SCA TAKING NEW MEASURES FOR JÄMTKROGEN’S BUTTERFLY LANDSCAPE
SCA taking new measures for Jämtkrogen’s butterfly landscape
SCA’s commitment to promoting butterfly habitats in Jämtkrogen’s butterfly landscape is continuing. Scything grass, felling spruce, and leaving havens of forest residues and stems of sallow, birch and aspen are some of the measures that have been taken.
Endangered butterflies have found a refuge in Jämtkrogen’s butterfly landscape, on the E14 motorway along the border of Jämtland and Västernorrland. Here, SCA has formed a unique partnership with the county administrative boards of Jämtland and Västernorrland to save and preserve the butterflies.
Two of the species that thrive in the area are the Baptria Tibiale and Violet Copper. They have been classified as endangered species and are also included in the Swedish Environmental Protection Agency’s nature conservation program. Many other butterflies and insects are also benefiting from the measures taken in the butterfly landscape.
Sunny and sparse
At the end of November, SCA felled one kilometer of forest along the E14 motorway at Slammeråsen, just west of the county border.
“We felled a 20-meter-wide strip of spruce forest. As well as removing all spruce, we also felled a lot of birch to create a sparse forest cover of birch and sallow. These measures mainly promote habitats for the Violet Copper, but will also benefit the Baptria Tibiale and other butterflies,” says Håkan Blomqvist, nature conservation expert at SCA.
“By felling and leaving a sparse forest cover, we have created warm, sunny spots where the butterflies can thrive,” he says. “And by leaving sallow, which blooms very early in the spring, we are promoting bumble bees and other pollinators, which are important for the plants that the butterflies need for survival.”
SCA has also left many high stumps of birch, and pruned and topped sallow. “The high stumps are important because they provide food and shelter for insects, fungi and birds. Topping sallow, in this case, means that we have sheared the tops of tall, thin and unstable sallow at a height of about 4 to 5 meters. New branches will sprout below the cut, forming a shorter tree with a new broad and spreading crown. Like pruning, topping produces leaves and branches that provide food for animals,” says Håkan.
“Then we’ve created wildlife havens by making stacks of forest residues, which are the branches and crowns of felled trees, and the stems removed from sallow, birch and aspen,” he says. “These wildlife havens are mainly intended for insects that live in dead hardwood and need high temperatures to survive when they are larvae, and nectar-rich plants as food when they are adults. One example is the longhorn beetle.”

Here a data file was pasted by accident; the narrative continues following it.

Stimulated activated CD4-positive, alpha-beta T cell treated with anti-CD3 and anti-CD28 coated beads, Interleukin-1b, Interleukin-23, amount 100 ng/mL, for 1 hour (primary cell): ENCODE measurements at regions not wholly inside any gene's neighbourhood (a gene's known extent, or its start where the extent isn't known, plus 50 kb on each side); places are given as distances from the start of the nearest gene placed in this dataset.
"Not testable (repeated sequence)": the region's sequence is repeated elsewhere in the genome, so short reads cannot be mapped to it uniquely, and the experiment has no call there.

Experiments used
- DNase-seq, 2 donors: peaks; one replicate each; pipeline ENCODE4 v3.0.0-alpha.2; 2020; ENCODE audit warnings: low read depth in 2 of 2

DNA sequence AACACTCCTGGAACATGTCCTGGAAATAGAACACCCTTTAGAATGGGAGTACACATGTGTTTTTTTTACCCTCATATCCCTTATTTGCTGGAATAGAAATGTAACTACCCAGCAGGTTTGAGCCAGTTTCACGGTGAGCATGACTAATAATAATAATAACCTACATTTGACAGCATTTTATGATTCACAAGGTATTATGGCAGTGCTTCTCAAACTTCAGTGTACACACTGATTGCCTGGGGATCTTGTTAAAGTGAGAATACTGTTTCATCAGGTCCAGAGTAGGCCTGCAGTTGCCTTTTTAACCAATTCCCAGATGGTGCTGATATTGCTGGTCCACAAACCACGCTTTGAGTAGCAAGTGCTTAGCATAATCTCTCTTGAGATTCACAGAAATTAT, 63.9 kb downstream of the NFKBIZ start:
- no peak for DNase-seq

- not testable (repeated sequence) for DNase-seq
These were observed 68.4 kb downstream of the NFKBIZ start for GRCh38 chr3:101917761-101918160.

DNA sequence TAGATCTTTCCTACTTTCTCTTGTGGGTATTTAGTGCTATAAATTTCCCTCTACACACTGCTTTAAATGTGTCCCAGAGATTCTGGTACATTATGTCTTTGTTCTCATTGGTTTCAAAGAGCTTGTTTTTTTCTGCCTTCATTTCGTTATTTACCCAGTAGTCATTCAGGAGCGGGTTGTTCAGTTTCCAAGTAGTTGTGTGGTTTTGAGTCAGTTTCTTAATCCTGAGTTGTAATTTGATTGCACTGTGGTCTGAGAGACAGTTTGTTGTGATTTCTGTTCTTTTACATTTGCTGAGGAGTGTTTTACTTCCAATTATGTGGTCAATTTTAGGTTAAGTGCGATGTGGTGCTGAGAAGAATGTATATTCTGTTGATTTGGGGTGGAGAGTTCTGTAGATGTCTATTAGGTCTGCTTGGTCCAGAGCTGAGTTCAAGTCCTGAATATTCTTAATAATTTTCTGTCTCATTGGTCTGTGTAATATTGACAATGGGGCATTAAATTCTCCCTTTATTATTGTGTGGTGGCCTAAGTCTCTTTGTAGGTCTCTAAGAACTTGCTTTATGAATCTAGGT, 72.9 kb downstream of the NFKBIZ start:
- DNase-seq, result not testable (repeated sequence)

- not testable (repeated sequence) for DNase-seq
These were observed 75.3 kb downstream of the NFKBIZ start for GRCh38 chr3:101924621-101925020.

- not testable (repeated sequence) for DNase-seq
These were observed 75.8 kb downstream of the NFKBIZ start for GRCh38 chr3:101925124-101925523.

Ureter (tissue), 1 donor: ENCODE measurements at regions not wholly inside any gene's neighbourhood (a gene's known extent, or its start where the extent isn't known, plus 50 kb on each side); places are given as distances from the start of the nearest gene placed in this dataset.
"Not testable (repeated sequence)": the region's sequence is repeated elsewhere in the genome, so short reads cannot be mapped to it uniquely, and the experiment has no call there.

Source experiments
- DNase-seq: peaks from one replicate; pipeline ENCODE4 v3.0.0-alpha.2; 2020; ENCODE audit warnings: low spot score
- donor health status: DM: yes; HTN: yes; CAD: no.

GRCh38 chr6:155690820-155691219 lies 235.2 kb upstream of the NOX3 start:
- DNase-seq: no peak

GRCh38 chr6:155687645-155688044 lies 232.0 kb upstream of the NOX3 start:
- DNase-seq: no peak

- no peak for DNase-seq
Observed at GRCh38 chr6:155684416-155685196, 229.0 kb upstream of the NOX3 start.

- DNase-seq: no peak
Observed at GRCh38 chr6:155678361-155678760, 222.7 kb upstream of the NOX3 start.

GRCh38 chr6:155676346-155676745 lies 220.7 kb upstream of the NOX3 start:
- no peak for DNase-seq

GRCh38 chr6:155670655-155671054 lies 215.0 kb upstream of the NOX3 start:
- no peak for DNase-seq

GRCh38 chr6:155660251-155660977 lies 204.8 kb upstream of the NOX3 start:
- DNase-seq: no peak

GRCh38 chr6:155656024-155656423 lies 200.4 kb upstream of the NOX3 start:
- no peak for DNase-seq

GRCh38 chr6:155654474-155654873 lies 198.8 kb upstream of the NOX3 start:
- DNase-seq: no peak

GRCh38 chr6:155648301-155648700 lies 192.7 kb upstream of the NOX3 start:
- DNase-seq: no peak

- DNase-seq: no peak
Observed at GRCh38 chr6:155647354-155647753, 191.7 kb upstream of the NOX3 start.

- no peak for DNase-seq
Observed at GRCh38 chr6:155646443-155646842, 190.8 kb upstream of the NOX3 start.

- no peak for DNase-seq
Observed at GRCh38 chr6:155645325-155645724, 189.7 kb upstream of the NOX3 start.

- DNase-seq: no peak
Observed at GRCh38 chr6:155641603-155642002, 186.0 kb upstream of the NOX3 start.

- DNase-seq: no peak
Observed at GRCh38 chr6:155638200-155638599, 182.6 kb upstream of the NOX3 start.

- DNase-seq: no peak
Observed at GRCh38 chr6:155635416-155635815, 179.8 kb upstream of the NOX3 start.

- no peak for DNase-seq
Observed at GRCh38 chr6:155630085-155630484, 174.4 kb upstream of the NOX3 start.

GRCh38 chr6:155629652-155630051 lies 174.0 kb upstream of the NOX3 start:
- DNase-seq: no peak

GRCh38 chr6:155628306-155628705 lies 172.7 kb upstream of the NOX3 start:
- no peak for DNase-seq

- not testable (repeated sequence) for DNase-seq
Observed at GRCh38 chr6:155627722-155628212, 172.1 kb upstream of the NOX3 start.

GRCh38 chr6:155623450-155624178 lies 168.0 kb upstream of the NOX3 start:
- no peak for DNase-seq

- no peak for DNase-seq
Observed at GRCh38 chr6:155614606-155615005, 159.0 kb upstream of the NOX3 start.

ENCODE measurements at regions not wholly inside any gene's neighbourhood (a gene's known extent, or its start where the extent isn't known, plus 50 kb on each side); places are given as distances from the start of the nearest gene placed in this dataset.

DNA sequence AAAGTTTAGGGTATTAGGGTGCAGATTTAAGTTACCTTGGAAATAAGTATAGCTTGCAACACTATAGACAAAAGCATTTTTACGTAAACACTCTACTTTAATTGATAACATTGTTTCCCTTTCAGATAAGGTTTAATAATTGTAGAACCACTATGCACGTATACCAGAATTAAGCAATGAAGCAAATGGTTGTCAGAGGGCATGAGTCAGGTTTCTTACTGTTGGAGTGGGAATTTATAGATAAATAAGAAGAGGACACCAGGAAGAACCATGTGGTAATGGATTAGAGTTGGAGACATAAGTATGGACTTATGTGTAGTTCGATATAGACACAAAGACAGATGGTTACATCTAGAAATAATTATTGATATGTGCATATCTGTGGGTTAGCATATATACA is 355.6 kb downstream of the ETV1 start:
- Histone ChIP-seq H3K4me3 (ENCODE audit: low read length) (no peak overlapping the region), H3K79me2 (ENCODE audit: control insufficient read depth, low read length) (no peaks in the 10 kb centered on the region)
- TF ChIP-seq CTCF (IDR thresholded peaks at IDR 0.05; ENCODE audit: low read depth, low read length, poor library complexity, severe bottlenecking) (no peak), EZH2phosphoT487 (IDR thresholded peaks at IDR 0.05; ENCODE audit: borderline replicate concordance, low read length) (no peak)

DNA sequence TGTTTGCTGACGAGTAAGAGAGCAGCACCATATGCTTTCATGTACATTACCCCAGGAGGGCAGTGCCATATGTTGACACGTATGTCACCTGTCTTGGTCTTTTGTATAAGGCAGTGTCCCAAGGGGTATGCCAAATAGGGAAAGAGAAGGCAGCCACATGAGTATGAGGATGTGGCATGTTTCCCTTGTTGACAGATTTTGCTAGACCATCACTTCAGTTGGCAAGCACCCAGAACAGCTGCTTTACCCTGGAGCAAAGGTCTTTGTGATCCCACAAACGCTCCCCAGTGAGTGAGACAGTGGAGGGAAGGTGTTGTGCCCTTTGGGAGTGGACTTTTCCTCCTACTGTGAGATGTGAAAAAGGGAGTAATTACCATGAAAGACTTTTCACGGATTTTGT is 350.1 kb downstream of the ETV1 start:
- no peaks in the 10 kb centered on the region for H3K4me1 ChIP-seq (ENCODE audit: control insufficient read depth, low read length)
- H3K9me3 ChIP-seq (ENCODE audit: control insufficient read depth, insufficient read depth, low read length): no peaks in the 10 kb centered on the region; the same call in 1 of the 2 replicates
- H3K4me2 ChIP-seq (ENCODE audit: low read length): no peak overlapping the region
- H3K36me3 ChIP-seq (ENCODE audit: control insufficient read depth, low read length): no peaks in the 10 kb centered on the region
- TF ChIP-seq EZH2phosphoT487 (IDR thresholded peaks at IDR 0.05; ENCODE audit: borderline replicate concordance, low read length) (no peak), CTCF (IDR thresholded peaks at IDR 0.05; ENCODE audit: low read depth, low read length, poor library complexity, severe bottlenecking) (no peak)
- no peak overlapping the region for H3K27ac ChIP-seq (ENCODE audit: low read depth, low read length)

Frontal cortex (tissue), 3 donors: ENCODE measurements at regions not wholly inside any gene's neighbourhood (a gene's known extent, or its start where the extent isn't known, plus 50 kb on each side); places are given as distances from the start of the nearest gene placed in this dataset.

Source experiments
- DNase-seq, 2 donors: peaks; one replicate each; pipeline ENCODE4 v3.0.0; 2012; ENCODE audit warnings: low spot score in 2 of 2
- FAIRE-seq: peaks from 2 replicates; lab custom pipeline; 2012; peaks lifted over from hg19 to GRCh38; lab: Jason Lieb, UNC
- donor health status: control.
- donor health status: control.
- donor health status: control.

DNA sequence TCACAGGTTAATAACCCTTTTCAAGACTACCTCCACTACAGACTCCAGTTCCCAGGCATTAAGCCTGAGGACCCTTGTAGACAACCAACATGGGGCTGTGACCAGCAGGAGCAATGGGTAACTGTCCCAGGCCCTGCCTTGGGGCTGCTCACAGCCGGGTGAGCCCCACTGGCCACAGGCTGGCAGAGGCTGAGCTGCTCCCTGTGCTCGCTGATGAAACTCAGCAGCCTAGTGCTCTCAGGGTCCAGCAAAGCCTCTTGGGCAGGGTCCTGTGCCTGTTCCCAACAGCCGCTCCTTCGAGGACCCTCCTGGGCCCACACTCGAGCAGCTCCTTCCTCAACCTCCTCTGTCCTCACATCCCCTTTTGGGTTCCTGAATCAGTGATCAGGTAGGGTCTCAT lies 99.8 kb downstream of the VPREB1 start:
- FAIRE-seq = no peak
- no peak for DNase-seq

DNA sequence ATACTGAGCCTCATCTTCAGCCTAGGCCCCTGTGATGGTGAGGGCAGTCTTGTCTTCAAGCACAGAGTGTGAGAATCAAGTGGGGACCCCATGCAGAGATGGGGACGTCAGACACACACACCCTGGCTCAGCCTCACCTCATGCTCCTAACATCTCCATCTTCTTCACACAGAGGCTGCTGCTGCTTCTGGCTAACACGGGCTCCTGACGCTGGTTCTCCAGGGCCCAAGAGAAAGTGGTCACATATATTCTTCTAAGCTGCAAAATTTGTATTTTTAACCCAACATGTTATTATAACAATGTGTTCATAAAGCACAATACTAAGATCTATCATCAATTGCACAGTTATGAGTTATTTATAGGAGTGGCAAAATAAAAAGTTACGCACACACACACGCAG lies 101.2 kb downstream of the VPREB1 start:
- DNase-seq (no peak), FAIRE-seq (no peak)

Important for biodiversity
If you are not familiar with nature conservation, these measures might seem slightly strange.
“Yes, if you do what we’ve done and cut down beautiful conifers and left fluffy sallows and lots of high stumps, a lot of people might be unhappy. Partly because they think it looks ugly, but also because they think it reduces timber productivity. But in this case, it’s really worth it, because the measures we have taken are creating a rich biodiversity of habitats and promoting the unique butterfly environment we have here,” says Håkan.
SCA is planning to take more similar measures along stretches of the E14 motorway on both sides of the county border.
Scything grass in glades
In a small glade in another part of the butterfly landscape, SCA has cut back the grass with a scythe to promote the zygaena osterodensis, an extremely rare moth that thrives in this particular glade.
“We realized that the glade was getting overgrown with naturally regenerating pine and spruce plants, and grass that threatened to out-compete the nectar plants, including bird vetch, which the zygaena osterodensis needs for survival,” says Emelie Westin, nature conservation expert at SCA.
SCA consulted Lars Petterson from the Swedish Butterfly Monitoring Scheme and decided to scythe the grass in four areas in four different places around the glade to create a diversity of soil properties and local climate conditions. They also removed lots of plants.
“Taking action is important because glades are getting overgrown, but we don’t want to take the whole area at once because it could have a negative effect on the butterflies. That’s why we decided to divide the area into 16 sections and work on four of them now. That will enable us to evaluate the measures to see what works before we take on the other sections,” says Emelie. To be continued next year!